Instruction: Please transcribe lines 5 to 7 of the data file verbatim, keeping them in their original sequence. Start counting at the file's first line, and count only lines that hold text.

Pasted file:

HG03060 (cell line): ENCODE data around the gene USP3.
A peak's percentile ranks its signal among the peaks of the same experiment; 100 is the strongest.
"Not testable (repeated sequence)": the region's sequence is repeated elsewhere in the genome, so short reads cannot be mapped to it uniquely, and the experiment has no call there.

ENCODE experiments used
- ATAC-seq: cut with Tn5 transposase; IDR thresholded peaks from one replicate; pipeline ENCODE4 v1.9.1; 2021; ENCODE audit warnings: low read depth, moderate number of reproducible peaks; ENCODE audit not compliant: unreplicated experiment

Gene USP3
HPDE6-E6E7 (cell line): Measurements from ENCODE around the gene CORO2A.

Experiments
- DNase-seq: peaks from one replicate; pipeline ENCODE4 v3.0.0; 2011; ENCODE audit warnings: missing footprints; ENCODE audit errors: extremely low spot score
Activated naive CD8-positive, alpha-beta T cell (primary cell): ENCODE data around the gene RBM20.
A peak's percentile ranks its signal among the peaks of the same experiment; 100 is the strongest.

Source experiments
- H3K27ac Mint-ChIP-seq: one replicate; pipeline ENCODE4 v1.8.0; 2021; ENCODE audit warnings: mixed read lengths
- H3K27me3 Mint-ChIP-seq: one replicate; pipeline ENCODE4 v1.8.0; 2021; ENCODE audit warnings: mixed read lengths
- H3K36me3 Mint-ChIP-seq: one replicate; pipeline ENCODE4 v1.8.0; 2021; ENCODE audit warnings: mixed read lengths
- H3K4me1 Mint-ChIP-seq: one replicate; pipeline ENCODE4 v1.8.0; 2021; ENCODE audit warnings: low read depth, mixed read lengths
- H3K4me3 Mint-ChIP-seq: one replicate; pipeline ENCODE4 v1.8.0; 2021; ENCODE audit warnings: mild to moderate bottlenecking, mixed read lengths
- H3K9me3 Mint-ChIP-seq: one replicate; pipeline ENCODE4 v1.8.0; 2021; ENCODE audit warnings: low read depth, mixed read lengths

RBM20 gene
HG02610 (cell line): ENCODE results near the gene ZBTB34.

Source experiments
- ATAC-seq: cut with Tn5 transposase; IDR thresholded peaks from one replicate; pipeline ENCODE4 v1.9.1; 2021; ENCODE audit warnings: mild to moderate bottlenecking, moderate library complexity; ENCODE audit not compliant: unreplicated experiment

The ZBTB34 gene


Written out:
- ATAC-seq: cut with Tn5 transposase; IDR thresholded peaks from one replicate; pipeline ENCODE4 v1.9.1; 2021; ENCODE audit warnings: low read depth, moderate number of reproducible peaks; ENCODE audit not compliant: unreplicated experiment

Gene USP3
HPDE6-E6E7 (cell line): Measurements from ENCODE around the gene CORO2A.